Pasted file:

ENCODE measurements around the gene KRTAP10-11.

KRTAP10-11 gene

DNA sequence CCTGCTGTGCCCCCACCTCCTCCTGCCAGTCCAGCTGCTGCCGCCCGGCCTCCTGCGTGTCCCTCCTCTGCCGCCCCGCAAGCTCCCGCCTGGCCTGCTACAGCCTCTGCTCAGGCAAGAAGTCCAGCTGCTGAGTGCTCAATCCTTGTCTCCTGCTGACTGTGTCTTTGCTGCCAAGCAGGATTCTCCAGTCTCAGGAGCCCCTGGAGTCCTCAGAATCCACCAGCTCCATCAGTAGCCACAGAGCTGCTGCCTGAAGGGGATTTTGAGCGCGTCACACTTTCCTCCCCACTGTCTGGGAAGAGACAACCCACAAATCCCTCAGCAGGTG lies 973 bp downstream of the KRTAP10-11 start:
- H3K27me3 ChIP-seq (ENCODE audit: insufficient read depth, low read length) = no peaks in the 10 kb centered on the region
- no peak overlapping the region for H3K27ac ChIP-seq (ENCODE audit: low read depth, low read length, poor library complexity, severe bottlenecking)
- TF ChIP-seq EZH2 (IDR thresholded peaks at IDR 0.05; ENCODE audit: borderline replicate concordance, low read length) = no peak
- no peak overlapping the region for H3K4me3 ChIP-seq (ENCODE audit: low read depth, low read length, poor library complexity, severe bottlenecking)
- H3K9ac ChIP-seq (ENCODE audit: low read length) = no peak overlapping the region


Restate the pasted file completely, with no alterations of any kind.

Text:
ENCODE measurements around the gene KRTAP10-11.

KRTAP10-11 gene

DNA sequence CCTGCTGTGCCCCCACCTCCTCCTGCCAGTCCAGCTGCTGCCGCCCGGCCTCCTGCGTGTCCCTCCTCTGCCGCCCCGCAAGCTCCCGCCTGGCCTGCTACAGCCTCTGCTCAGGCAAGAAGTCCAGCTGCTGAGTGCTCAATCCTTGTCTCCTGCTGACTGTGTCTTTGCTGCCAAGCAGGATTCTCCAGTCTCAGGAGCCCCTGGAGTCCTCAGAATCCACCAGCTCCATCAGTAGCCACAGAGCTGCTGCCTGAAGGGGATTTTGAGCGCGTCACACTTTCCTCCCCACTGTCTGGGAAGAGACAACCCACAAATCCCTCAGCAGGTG lies 973 bp downstream of the KRTAP10-11 start:
- H3K27me3 ChIP-seq (ENCODE audit: insufficient read depth, low read length) = no peaks in the 10 kb centered on the region
- no peak overlapping the region for H3K27ac ChIP-seq (ENCODE audit: low read depth, low read length, poor library complexity, severe bottlenecking)
- TF ChIP-seq EZH2 (IDR thresholded peaks at IDR 0.05; ENCODE audit: borderline replicate concordance, low read length) = no peak
- no peak overlapping the region for H3K4me3 ChIP-seq (ENCODE audit: low read depth, low read length, poor library complexity, severe bottlenecking)
- H3K9ac ChIP-seq (ENCODE audit: low read length) = no peak overlapping the region